Experts say China is likely to adopt measures on soybean imports from the U.S. as its first move in retaliation to the latter’s increasing tariffs on imports from China, Thepaper.cn reported on March 22.
China’s market receives the largest number of US planes and soybeans. Statistics show that 62% of US soybeans ended up in China. On the other hand, what China exports to the US is mostly something they have no comparative advantage in making or do not make at all, said Hua Chunying, spokesperson for the Ministry of Foreign Affairs, during a press briefing on Wednesday.
The US is on the one hand urging China to buy what it wants to sell, while refusing to sell what China wants to buy, Hua noted.
She called on the two sides to calm down and have constructive dialogues and consultations in the spirit of equality, and furthermore to consider mutual benefits and mutual respect for the purpose of seeking out a win-win solution.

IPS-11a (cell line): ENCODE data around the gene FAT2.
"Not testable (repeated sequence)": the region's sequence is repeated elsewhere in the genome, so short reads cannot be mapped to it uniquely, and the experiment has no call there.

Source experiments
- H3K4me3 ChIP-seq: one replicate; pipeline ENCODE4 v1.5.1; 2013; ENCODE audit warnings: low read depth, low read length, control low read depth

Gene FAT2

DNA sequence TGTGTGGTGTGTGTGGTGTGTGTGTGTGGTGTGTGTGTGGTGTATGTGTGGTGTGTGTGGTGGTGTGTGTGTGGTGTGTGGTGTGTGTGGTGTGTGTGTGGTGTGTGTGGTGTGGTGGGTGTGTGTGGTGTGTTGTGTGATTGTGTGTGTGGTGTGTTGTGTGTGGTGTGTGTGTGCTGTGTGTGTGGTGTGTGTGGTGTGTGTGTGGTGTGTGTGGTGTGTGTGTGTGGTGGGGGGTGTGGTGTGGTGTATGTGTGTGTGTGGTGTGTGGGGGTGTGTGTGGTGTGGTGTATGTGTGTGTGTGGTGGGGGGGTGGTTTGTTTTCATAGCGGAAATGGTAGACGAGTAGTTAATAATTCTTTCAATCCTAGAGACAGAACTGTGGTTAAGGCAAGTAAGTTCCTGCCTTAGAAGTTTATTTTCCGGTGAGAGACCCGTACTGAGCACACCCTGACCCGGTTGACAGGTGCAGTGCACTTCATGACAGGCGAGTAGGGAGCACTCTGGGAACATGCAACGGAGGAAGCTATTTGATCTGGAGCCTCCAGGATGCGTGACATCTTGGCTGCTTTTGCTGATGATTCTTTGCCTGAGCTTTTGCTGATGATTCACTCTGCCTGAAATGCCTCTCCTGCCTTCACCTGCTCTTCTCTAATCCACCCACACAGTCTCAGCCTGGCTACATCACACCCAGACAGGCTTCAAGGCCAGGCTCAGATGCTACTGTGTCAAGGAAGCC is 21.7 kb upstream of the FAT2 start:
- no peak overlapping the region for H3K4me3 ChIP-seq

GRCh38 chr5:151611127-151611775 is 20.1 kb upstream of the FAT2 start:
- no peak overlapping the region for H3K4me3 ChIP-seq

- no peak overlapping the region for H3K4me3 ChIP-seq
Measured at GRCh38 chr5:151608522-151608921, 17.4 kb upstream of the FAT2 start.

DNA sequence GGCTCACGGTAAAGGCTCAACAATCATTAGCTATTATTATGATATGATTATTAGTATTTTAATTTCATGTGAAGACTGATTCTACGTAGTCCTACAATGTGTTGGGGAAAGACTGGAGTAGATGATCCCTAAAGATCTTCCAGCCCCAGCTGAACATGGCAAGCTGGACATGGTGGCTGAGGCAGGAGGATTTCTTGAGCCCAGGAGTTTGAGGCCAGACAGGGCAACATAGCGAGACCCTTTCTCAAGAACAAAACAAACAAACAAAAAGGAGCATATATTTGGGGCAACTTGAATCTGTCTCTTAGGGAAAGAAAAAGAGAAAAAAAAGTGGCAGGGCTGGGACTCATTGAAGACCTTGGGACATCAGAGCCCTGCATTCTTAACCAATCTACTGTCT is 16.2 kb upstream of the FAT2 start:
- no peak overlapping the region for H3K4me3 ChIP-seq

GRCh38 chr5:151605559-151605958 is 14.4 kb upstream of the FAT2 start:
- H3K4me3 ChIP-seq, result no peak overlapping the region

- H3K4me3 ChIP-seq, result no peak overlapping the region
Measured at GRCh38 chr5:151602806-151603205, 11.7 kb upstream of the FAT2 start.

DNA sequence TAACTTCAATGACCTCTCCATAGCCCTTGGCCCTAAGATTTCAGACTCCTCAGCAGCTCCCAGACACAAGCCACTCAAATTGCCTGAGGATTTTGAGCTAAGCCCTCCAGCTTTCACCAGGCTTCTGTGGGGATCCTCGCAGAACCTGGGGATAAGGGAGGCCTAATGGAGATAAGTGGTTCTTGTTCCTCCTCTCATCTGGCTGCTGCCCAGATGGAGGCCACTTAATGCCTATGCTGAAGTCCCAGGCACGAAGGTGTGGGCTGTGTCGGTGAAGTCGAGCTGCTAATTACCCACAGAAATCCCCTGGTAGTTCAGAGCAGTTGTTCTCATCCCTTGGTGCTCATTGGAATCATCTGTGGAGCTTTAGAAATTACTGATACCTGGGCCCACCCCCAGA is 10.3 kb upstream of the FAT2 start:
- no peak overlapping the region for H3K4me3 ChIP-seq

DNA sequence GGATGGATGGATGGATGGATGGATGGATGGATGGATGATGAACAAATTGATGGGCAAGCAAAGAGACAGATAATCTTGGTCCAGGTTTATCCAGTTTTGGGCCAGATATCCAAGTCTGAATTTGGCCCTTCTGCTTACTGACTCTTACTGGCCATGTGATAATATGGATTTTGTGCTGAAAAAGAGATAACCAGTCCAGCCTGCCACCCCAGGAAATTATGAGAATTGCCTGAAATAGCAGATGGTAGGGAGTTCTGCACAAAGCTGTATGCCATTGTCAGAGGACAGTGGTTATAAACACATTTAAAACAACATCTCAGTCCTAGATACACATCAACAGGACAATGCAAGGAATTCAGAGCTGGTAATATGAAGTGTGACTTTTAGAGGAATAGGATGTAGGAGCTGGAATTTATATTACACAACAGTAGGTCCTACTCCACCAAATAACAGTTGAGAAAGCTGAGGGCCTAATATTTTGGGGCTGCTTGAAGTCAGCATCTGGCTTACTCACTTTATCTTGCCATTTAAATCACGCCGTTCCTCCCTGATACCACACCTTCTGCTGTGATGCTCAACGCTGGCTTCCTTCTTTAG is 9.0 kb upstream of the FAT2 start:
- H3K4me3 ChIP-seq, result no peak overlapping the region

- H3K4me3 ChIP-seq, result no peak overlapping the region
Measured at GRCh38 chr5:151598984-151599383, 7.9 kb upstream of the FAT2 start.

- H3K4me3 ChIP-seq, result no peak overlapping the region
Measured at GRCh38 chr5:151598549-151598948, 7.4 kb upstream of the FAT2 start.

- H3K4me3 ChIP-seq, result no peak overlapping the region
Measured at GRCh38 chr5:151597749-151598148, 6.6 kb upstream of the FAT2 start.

The U.S. President Donald Trump signed on Thursday a memorandum that could impose tariffs on up to 60 billion U.S. dollars of imports from China, despite strong warnings from business groups and trade experts.
The American Soybean Association (ASA) expressed concerns about a potential trade war that may inflict heavy losses on the U.S. soybean industry following the U.S. decision to hike tariffs on China’s steel and aluminum imports, the Financial Times reported.
ASA President John Heisdorffer noted that China is the largest buyer of U.S. soybeans in the world. Global competitors in the soybean industry like Brazil and Argentina will be alternatives for China. Also, the potential tariffs would bring US soybean growers a tough life.
ASA’s worry is not groundless. Nearly 62 percent of U.S. soybeans are exported to China, indicating the U.S. soybean industry will be greatly impaired if China sets a trade barrier on soybeans imported from the U.S.
Moreover, soybeans from the U.S. are not irreplaceable to China, as China has been strengthening cooperation with big soybean exporters in South America.
For example, China recently increased its purchasing volume of soybeans in Brazil.
Chi Jingtao, CEO of COFCO, China’s leading foodstuffs conglomerate, noted that the company is to raise its purchasing amount of soybeans from 4 to 7.2 million tons from Mato Grosso each year, according to Reuters in November 2017. The Chinese enterprise is also planning to invest $459 million to build 30 grain barns in Brazil.
In addition, Chinese enterprises are helping Brazil with infrastructure construction to help the country improve its export capability of soybeans.